Removing Barriers to Girls’ Education in South Sudan

girls' education in South Sudan
South Sudan has struggled to establish an effective and inclusive education system. The statistics show that 1.8 million children are out of school and 8 percent of schools are damaged, destroyed, occupied or closed.

This trend heavily impacts girls. The Gender Parity Index expresses the ratio of girls to boys in education, and has tracked a trend of fewer girls attending school as they get older. In South Sudan, the female enrollment is 0.92 in pre-primary, 0.68 in primary education and 0.46 in secondary education.

However, since South Sudan gained independence from Sudan in 2011, the government has worked diligently to improve education, especially girls’ education, throughout the country. The government prioritized improving education in its development plan. Four major initiatives and governmental policies demonstrate how South Sudan is working to solve the problem of the gender gap in education.

Initiatives to Improve Girls’ Education in South Sudan

  1. The 2008 Child Act and Transitional Constitution was the first step in South Sudan’s commitment to girls’ education. This act provided for the right to free and compulsory primary education. More importantly, the Child Act allows pregnant women and young mothers to continue their education and not be expelled. This clause is important because many pregnant women and young mothers are subject to discrimination and punishment due to their maternal responsibilities.
  2. The Alternative Education System provides an education for those who do not have access to formal education, including pregnant girls and women. Approximately 70,000 girls and women utilized this program in 2011. One alternative education program developed specifically for girls is called Community Girls’ Schools, which compresses material from primary years one through four into three years. This program is designed to empower young girls from poor backgrounds.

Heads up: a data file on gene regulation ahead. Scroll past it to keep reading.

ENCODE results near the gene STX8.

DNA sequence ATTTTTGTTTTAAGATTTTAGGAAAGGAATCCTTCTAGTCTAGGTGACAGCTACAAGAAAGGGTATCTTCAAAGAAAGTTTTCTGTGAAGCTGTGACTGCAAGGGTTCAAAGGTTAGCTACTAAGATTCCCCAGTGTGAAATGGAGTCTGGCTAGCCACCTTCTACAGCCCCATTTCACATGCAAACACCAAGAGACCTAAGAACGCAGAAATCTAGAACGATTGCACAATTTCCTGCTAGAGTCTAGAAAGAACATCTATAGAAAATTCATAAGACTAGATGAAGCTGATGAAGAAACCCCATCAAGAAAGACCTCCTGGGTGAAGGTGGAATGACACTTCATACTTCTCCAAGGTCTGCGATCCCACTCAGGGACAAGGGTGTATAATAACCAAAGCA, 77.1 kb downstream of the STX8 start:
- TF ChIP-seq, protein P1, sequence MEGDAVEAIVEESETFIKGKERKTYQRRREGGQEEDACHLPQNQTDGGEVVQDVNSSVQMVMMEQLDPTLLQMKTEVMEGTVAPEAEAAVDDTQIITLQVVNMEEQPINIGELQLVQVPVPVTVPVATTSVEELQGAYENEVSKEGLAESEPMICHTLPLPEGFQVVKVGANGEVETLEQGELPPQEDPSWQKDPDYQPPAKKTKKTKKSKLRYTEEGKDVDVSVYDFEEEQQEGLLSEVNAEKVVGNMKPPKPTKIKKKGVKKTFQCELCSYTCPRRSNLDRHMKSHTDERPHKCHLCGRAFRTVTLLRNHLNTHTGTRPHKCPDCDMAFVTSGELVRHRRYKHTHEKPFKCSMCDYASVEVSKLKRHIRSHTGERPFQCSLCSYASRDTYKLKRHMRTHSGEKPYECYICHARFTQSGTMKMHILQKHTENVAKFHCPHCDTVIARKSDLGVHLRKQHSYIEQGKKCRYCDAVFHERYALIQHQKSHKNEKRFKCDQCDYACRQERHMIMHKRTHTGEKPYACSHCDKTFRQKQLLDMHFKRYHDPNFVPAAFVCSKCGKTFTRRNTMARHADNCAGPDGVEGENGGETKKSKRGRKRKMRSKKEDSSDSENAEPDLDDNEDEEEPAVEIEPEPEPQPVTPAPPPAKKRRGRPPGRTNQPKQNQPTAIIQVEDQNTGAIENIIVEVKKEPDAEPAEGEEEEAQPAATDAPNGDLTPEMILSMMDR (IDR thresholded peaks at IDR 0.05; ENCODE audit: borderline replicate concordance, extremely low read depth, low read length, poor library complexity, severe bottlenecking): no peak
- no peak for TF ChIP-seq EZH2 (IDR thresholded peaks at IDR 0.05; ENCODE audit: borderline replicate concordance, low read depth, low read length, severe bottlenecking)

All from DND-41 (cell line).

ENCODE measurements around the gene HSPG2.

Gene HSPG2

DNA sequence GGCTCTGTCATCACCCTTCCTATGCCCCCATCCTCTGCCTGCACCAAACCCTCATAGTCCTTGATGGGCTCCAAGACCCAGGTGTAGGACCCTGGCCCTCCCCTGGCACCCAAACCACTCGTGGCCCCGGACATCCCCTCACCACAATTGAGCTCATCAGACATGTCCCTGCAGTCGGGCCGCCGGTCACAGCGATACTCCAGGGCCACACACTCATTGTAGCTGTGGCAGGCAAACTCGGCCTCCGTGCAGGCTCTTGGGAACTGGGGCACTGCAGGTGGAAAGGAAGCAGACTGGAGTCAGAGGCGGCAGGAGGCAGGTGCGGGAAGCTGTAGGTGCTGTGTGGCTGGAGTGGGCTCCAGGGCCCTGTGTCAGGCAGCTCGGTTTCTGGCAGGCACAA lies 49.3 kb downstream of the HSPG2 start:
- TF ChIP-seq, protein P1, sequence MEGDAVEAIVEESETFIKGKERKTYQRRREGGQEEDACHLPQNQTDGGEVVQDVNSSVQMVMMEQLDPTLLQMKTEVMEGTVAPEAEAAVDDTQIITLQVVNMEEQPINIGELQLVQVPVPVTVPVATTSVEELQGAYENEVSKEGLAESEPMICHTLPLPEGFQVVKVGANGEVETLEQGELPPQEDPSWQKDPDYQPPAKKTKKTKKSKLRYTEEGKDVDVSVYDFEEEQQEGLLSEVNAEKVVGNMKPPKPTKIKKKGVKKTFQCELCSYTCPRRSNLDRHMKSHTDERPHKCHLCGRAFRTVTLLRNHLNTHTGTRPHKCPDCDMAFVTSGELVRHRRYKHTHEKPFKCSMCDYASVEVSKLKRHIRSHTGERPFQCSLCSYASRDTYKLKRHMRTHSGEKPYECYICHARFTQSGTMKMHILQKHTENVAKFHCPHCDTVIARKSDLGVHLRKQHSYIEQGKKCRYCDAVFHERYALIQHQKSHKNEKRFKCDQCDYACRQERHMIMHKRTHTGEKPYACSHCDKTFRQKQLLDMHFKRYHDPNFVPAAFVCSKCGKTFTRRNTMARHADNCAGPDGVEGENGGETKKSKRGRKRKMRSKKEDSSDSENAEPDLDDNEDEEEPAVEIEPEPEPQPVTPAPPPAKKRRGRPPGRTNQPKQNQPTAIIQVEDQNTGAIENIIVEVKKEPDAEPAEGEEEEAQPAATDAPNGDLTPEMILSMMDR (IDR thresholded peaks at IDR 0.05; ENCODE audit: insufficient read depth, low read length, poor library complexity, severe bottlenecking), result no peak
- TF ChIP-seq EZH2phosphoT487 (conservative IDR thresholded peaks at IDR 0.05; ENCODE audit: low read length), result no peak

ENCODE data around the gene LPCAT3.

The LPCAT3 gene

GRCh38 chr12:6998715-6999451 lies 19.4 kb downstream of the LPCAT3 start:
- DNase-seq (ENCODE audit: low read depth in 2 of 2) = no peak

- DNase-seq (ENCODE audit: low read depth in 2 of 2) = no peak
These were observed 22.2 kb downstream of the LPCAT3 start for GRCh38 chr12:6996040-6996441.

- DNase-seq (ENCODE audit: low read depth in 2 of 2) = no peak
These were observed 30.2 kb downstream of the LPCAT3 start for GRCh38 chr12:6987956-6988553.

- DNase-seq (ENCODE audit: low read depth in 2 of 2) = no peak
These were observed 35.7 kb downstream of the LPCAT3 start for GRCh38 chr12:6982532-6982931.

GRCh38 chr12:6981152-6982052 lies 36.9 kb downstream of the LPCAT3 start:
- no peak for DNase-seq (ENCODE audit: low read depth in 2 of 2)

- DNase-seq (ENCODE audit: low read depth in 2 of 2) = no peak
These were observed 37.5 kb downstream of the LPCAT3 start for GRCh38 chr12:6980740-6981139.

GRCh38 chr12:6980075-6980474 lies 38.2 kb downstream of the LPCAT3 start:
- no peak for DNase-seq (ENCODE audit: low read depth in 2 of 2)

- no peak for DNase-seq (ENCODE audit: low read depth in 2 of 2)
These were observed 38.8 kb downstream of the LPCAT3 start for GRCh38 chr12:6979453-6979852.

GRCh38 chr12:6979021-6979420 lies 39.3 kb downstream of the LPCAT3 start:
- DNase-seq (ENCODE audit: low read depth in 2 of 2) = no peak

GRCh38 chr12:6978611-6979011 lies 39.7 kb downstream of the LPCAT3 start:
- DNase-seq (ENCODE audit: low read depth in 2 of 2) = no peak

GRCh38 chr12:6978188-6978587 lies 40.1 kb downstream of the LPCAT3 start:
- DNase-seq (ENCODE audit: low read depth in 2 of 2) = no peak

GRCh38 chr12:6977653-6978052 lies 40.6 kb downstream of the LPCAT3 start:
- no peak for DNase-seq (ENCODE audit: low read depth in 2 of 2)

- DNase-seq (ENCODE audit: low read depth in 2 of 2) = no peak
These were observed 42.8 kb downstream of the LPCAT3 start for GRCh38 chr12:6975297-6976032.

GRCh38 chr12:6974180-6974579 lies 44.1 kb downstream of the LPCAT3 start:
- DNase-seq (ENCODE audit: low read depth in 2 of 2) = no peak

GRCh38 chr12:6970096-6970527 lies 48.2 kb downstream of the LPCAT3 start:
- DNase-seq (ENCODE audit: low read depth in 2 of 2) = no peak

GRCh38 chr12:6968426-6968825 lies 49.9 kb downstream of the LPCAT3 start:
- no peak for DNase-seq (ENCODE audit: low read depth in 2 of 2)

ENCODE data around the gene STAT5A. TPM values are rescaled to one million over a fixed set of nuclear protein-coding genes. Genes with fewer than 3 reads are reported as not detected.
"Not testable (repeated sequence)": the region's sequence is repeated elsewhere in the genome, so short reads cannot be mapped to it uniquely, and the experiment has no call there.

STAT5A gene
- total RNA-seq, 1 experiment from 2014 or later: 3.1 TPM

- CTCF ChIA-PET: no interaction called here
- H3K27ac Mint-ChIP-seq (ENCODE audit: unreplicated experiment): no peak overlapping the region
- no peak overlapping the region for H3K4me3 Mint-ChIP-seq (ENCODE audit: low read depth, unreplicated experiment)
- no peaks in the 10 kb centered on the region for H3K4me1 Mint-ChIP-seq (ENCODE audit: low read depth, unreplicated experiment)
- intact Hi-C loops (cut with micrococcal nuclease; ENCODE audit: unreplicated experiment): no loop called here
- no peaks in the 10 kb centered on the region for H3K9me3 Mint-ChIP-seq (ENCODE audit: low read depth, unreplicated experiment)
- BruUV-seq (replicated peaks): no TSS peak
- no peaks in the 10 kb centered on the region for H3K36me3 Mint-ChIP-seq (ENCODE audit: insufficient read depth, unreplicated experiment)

3. Girls’ Education South Sudan (GESS) works to increase the number of educated girls in South Sudan by giving more girls access to quality education. To improve the quality of education, teachers and education managers will be trained to enhance their skills in and out of the classroom. GESS benefits approximately 200,000 girls eligible for primary and secondary education. This program collaborates with the Ministry of General Education and Instruction to create strategies to improve gender equality in the country’s education system.
  4. Global Partnership for Education (GPE) contributes funding to help remove barriers to girls’ education in South Sudan. It cooperates with other organizations to expand its efforts and works to create an education system based on equality. GPE collaborated with USAID to grant South Sudan $66 million for 2013-2016. One part of this partnership’s goals is to support measures to eliminate gender-based violence. This fund built 25 “girl-friendly” schools to benefit 3,000 girls. Gender sensitivity programs within the schools include separate washroom facilities for girls and teacher training on gender-based violence.

These four programs and policies are not exhaustive of the measures to improve girls’ education in South Sudan. However, it is crucial to note the multitude of the work and the solutions that combine to improve education. With these programs in place, the country will continue to see decreased dropout rates and increased enrollment of girls in the educational system. The relatively new country of South Sudan has come a long way in the fight for gender equality in education. With the continued efforts of these organizations and the global movement for gender equality, its standing in the Gender Parity Index will improve.

– Jenna Walmer
Photo: Flickr